Post by firstname.lastname@example.org Post by -dsr- Post by email@example.com
How far away is the nearest galaxy? Can we reach another galaxy
using present technology?
If you count the Magellanic Clouds as different galaxies, they're
150,000 and 200,000 light years away from the Milky Way.
IIRC, the diameter of the milky way is a few hundred thousand light
years. If we can reach the other edge of our galaxy, we can possibly
reach another galaxy.
Though the journey will be very boring, traversing sparse space. If
we find a way to accelerate close to the speed of light, less time
will pass for the travellers, making the journey more manageable.
What's "we" in this scenario? You do realise that even at the speed
of light, distances like that essentially take long enough for
speciation to happen, right? I mean, 150,000 years is an
inconceivably long span for a generation ship. This isn't just a
"journey" for "travellers", this is the entire lives of many, many,
many generations of people.
Separate issue: how far is either Magellanic Cloud from *us* ? We
are, after all, not the same thing as "the Milky Way". English
Wikipedia sv "Magellanic Clouds" currently says they're 160,000 and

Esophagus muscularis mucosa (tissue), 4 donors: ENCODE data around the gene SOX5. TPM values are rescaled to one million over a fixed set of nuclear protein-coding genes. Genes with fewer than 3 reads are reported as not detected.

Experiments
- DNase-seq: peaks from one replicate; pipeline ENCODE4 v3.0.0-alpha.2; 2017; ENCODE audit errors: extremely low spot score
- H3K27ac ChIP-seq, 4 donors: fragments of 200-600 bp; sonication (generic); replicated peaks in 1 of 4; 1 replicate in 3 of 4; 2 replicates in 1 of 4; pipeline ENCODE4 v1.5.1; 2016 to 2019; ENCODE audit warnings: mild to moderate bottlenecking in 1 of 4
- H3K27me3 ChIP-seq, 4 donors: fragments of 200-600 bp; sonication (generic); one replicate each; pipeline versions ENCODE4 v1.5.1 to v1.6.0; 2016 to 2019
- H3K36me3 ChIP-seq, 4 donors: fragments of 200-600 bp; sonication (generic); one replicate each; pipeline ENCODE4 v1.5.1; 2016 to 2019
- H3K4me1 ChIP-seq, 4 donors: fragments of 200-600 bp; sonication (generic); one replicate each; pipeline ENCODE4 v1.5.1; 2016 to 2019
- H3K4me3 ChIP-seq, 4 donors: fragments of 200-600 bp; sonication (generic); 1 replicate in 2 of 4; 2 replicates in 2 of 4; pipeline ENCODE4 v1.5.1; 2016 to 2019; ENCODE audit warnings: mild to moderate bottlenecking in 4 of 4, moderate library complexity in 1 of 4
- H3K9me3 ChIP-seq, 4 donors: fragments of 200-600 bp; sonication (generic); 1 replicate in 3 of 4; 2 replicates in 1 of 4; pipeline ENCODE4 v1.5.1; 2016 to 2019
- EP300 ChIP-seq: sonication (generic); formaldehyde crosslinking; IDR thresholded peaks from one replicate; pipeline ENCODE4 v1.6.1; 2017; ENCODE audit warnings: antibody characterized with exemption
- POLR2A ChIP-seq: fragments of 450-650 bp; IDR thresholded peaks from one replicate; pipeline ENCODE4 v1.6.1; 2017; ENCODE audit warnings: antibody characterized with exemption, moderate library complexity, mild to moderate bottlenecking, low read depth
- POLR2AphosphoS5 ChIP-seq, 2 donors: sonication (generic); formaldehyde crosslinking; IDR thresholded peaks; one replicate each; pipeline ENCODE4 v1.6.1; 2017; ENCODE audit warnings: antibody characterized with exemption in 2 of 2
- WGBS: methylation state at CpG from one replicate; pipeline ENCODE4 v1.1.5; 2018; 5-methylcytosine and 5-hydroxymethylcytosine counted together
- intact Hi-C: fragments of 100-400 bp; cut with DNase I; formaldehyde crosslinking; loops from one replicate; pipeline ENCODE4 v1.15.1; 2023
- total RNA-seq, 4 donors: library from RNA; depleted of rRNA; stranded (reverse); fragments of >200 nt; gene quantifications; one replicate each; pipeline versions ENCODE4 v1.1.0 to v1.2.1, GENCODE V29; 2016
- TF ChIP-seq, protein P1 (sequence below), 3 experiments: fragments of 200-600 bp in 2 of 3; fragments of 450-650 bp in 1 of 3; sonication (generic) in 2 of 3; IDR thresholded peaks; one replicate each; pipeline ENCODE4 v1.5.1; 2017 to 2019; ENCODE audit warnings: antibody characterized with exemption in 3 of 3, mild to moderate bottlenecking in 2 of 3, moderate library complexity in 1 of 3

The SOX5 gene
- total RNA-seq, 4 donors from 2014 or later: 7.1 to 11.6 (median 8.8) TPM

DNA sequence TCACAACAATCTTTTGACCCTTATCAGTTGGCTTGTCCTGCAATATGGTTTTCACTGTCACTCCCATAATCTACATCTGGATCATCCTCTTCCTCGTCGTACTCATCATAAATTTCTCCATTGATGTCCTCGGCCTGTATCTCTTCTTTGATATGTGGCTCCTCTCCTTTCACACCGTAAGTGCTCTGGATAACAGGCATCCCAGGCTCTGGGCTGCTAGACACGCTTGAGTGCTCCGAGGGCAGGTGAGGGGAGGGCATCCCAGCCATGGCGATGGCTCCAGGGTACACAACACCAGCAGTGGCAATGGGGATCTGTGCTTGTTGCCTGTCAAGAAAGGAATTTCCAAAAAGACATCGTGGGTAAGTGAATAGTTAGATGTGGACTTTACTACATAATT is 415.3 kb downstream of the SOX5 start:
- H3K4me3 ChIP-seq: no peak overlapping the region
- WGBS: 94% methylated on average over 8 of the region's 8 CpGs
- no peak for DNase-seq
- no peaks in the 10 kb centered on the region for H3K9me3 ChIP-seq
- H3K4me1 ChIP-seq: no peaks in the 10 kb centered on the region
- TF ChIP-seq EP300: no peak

200,000 light-years away from *us*, but notes a study that "suggests
that the leading arm of the Magellanic Clouds is 90,000 away from the
Milky Way, closer than previously thought".
(And killer issue: When will we know enough about the relative
motions of the Clouds to us and to the Milky Way in general to be
able to *aim* this generation ship reliably? English Wikipedia very
strongly suggests one correct answer to that question is "Not yet".)
In a recent thread the question of the earliest generation ship story
came up, and I reported on reading a really weird story, mentioned as
a sort of precursor in the <Encyclopedia>, in which generation
*planets* were used to prosecute a war on a billion-year time scale.
There are reasons that's an idea weird beyond belief.
Joe Bernstein <***@gmail.com